Hospitals and Missouri’s Economy

The Missouri Hospital Association holds it’s annual meeting this week and I’ll be in attendance a couple days and that prompted me to share some information about the impact hospitals have on Missouri’s economy.  Last week I did a blog on the value of a hospital to the local community, today’s blog is about the value of hospital’s to the states economy.
In October the Missouri Hospital Association submitted a report to the Missouri Department of Economic Development.  This blog shares pieces of that report.

Missouri’s hospitals clearly are a mainstay of the state’s economy. In communities large and small, urban and rural, residents rely on hospitals for much more than medical care. During the extensive statewide job losses of the last year, hospital employment bucked the trend, adding new jobs. The trend shows every sign of continuing, with increasing demand for health care services making selected health care jobs some of the state’s fastest-growing occupations.

The National Center for Rural Health Works has researched the link between health care and economic viability. It found that one primary care physician working in a rural area generates $1.2 million in annual revenue and creates 23 jobs. Conversely, the loss of one half-time doctor translates into a community loss of more than a half-million dollars and 14 jobs.

 Missouri’s 153 hospitals employ 114,000 full-time equivalent employees — 4.5 percent of Missouri’s total employment. Every hospital job in Missouri supports two more. In 2008, Missouri hospitals’ payroll and benefits totaled $7.1 billion. When hospital payroll is multiplied2 to project its aggregate effect on the economy, it has an additional economic benefit of $5.8 billion — a total of $12.9 billion for Missouri’s hospital payroll and benefits alone.

Researchers also have found a direct link between the availability of health care services and economic development. When companies are looking to locate their businesses in a community, a major consideration is access to quality health care.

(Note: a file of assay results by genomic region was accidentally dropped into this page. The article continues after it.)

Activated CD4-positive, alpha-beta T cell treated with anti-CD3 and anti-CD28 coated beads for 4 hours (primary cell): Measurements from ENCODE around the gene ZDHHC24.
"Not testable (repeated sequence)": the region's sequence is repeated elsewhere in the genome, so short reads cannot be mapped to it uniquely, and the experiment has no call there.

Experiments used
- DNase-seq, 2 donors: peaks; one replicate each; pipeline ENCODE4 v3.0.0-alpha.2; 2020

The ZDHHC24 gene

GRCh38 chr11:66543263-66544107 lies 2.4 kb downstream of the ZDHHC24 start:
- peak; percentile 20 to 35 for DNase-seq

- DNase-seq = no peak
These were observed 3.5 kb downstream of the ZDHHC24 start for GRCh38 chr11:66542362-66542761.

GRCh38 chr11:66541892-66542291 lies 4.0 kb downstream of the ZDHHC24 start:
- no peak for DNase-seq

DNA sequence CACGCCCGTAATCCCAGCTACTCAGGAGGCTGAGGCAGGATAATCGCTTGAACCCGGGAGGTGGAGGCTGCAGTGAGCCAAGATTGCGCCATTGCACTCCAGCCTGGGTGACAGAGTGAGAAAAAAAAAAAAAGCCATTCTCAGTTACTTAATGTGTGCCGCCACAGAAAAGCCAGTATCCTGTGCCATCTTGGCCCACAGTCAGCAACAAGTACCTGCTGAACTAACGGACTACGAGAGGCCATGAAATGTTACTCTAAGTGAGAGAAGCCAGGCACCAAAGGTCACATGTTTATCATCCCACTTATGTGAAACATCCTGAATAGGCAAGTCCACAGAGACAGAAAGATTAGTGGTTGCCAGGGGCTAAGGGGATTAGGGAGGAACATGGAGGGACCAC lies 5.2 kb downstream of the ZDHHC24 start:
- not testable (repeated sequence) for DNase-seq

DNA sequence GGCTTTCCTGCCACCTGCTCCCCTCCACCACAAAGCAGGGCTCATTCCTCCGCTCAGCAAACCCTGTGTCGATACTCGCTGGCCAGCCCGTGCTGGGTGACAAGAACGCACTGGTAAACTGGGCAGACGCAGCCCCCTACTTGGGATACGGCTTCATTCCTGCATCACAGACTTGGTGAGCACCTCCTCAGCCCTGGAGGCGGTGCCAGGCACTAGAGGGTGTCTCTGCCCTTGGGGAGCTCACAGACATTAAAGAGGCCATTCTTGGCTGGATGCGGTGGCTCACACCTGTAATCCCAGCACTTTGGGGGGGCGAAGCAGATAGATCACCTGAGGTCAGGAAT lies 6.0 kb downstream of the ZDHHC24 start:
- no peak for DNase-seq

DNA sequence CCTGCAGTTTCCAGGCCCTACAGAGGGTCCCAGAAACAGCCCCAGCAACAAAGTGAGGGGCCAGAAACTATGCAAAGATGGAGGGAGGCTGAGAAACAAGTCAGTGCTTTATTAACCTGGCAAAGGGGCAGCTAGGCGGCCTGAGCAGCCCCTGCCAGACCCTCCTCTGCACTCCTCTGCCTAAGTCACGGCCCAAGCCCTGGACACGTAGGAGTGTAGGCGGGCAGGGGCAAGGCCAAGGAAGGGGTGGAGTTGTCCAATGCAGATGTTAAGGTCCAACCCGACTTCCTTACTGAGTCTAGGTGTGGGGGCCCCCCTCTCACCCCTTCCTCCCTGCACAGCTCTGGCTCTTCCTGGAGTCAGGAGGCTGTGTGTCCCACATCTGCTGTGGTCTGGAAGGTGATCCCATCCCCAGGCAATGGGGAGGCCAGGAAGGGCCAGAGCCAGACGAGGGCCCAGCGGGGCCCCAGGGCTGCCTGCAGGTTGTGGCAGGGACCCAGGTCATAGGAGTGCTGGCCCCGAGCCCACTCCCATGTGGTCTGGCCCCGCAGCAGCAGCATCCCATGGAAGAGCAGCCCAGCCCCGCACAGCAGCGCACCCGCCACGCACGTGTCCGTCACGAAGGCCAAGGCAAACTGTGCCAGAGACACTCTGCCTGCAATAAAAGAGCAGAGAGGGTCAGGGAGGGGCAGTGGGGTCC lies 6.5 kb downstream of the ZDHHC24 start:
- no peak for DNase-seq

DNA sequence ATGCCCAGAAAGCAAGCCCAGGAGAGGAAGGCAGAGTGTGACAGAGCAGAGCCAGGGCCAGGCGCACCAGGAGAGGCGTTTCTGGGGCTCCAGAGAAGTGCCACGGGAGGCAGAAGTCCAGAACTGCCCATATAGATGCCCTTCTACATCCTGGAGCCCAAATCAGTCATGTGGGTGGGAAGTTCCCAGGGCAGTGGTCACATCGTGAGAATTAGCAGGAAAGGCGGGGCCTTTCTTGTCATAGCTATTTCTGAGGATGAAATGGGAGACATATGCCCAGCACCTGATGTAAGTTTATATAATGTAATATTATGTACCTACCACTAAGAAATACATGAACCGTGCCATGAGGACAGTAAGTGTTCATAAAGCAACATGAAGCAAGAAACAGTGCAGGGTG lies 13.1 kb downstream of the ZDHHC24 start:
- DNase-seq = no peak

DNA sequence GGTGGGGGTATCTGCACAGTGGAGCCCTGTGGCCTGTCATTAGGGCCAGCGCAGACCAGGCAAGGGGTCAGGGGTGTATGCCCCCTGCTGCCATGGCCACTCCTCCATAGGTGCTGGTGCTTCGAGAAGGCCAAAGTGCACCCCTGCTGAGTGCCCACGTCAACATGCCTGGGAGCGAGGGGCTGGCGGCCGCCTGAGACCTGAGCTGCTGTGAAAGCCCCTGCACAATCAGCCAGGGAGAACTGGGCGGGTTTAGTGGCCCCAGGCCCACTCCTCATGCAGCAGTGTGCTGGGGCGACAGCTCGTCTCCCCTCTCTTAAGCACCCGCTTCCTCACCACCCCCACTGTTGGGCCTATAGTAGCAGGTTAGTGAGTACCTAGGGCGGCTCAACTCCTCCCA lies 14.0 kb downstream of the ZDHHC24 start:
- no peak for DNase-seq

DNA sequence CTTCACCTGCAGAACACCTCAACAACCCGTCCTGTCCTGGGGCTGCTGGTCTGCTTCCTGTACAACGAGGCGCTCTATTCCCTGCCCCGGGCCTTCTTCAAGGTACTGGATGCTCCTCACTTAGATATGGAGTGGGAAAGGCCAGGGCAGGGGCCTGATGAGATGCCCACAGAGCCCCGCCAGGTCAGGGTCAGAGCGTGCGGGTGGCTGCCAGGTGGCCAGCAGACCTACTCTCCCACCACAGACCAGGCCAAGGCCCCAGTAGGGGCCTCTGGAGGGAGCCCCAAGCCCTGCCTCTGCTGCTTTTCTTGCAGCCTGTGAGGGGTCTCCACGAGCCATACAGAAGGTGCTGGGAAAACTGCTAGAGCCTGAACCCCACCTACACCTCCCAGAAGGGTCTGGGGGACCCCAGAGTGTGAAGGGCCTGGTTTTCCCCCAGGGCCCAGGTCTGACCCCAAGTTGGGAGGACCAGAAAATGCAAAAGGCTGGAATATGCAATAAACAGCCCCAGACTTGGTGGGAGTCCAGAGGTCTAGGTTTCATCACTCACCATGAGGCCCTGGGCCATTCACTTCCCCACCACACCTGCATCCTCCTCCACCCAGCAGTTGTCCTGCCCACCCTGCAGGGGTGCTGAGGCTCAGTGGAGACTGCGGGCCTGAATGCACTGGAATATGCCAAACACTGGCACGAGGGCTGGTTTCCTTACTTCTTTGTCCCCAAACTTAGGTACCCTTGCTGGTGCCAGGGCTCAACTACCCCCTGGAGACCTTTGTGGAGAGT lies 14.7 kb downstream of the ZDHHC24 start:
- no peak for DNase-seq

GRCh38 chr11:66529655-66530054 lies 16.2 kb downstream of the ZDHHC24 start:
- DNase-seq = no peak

Hospitals have been one of the few employers in Missouri generating new jobs during the current economic downturn. They have been an important stabilizing force during this time of uncertainty. Meanwhile, the outlook for workers seeking health care jobs is bright.

Of the 20 occupations in Missouri with the most openings from 2008-2010, health care accounted for 37.3 percent. By 2016, a 12.3 percent increase in the health care workforce is projected statewide.5 As the population ages, the need for health care services increases, and those services must be delivered by trained health care professionals.

In addition, hospitals contribute to the state’s overall employment picture through their continual investments in buildings and equipment to keep pace with changes in technology and the provision of medical care. These investments benefit communities and often provide jobs in other sectors of the economy, such as the building trades. Especially because of the economic downturn, these investments had a significant positive effect on the economy.  Missouri hospitals invested $1.4 billion in capital improvements in 2008. 
Eighty percent of Missouri counties — many of them rural — don’t have enough physicians. When combined with the aging population, there will be an extreme need for more primary care physicians, especially in rural areas.
Individually, Missouri hospitals play a key role in recruiting new physicians to the state, especially in rural areas. Those physicians help strengthen the health care system in each community by contributing to its economic viability and medical service infrastructure.

 

 Missouri’s hospitals are committed to providing health services to all Missourians. In 2008, Missouri hospitals provided $1.3 billion in unreimbursed care to patients.

Working together and individually, Missouri’s hospitals will continue to add value to the state’s economy through significant contributions in its future economic, social and health care needs. It is estimated that nearly 500,000 Missourians will be newly insured under the health care reform law. To care for them will require significant hospital investment in capital and workforce. Opportunities currently being pursued include pending grant funding that potentially could bring tens of millions of dollars to Missouri, investments in health information technology and continuing contributions to building a robust health care workforce.

The economy of Missouri depends on Missouri hospitals.

About Craig Thompson

I am a young professional with two great sons, and I work in the healthcare setting. I am employed in hospital administration and serve as Chief Operating Officer at Golden Valley Memorial Healthcare in Clinton, Missouri. These are challenging and exciting times in healthcare and my blog will focus on healthcare, raising boys or being raised by boys, and living in mid America.
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